For a while, people were getting around the temporary detectability of HGH by collecting the hormone from corpses, but the practice turned out to spread a horrible degenerative brain disorder. That made users balk at using HGH, but it’s one of the few things that did. Anabolic steroids were developed all the way back in the 1930s, to help children with hormonal disorders or people with wasting diseases. Naturally they were popular among athletes, but they weren’t a guarantee of good performance. As late as the 1980s, investigations showed that half of people who took performance-enhancing steroids were getting no significant increased stamina or strength. Was it even worth it?
Anyone following sports in the past decades knows, the answer seems to be “yes.” This accounts for the scare ads—which you can see above—that public health organizations put up in the late 1980s as a failed attempt to stem the tide of steroid use. New designer steroids keep being developed as athletes look for drugs that are better, faster, and more difficult to detect. The most famous undetectable “designer drug” is tetrahydrogestrinone (THG), or “the clear.” The drug was able to connect with more receptor sites than other steroids, making the drug much more potent.
Go to almost any message board frequented by body-builders or other serious athletes and you’ll see testimonials to THG and other steroids. Athletes tend to think that steroids are, if not great, then at least better than losing. Although many disapprove of the banning of steroids in professional sports, even the most starry-eyed user admits there are drawbacks to steroid use.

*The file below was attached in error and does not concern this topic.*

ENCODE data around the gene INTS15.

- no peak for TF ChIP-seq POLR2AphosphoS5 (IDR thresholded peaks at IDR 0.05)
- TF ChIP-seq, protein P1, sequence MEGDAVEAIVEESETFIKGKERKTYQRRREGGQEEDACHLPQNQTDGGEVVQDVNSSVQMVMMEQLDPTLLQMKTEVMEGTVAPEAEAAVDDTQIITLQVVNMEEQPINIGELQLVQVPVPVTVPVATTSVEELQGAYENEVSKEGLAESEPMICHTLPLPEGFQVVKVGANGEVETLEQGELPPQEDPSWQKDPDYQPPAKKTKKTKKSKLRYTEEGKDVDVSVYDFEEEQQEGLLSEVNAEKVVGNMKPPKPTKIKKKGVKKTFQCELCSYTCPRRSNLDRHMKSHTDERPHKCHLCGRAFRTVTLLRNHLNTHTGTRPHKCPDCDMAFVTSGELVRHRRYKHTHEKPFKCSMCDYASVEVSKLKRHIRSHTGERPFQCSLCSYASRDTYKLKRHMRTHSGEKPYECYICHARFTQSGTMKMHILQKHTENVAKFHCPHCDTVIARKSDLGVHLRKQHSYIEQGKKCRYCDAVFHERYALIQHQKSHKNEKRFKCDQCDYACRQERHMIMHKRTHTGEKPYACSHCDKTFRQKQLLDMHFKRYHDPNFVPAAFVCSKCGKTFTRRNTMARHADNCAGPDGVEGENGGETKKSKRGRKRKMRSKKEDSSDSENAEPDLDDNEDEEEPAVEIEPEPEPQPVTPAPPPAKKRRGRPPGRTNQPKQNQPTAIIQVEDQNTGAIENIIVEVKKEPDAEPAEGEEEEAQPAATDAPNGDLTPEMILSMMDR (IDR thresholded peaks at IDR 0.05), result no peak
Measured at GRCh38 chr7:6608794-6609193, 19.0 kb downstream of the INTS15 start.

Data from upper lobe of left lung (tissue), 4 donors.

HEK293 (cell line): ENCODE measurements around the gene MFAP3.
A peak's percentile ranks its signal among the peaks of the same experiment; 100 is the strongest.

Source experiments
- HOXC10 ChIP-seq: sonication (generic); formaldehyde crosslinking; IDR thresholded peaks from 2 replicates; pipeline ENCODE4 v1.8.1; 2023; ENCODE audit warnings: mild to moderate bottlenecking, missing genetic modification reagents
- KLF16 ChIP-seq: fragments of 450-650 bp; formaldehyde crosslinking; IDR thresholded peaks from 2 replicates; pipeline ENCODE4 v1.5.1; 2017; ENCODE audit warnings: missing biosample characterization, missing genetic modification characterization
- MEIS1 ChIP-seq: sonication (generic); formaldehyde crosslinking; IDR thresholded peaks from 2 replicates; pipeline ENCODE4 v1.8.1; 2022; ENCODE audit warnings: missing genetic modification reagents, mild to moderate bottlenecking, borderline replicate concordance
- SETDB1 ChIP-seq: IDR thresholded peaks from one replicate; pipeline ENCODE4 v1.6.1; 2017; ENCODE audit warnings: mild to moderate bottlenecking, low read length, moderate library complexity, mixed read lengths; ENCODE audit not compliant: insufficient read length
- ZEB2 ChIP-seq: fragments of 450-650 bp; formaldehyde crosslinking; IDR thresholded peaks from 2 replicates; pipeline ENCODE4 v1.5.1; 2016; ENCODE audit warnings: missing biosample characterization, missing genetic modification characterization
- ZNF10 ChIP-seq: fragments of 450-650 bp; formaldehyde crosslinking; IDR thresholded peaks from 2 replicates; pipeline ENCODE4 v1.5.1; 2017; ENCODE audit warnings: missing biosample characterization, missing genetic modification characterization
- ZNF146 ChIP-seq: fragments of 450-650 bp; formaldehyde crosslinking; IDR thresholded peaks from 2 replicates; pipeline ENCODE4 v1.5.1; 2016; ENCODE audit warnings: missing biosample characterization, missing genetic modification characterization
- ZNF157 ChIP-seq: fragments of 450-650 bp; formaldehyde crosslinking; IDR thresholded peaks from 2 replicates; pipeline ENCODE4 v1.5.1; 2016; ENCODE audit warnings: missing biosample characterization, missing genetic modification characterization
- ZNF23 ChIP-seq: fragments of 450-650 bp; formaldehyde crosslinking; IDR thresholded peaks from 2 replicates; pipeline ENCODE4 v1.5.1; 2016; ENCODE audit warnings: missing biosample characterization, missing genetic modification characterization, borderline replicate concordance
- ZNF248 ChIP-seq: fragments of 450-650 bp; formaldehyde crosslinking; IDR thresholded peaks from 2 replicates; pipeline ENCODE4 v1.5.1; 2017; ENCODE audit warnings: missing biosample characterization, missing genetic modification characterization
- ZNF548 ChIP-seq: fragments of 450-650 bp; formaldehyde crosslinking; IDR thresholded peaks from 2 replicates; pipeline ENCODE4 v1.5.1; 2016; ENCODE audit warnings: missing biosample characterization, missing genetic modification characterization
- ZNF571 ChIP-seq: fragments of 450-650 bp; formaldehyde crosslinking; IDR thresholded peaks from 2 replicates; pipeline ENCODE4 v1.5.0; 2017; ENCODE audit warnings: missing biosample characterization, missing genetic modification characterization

Hormones, especially hormones like testosterone, don’t just do one thing. A build-up of testosterone causes both balding and body hair growth, acne, and extreme mood swings. But the re-onset of puberty (at least male puberty) doesn’t explain the two most infamous side effects of steroid use—growth of breasts and shrinking testicles. How does a hormone that is meant to turn boys into men do that?
When the body gets massive injections of testosterone, it temporarily stops developing any of its own. If the testosterone is on a constant drip, this might not be so bad, but most steroid users inject and then stop, inject and then stop. The body stops producing testosterone, but it goes right on producing estrogen, and this is what circulates in the body between testosterone injections. The predominance of estrogen causes breast tissue to develop.
Then again, a constant steroidal testosterone drip would cause other problems. Steroidal hormones suppress follicle stimulating hormones and luteinizing hormone, both of which stimulate the testicles. Without these hormones, the testicles shrink down. (one man who was prescribed steroids as medication described his as “grapes” and complained about how much loose skin was left over after they shrank) This is often reversible, but only after the steroid use stops. So even under ideal circumstances, people would have to make the choice between small testes or big breasts.
Top Image: Boemski.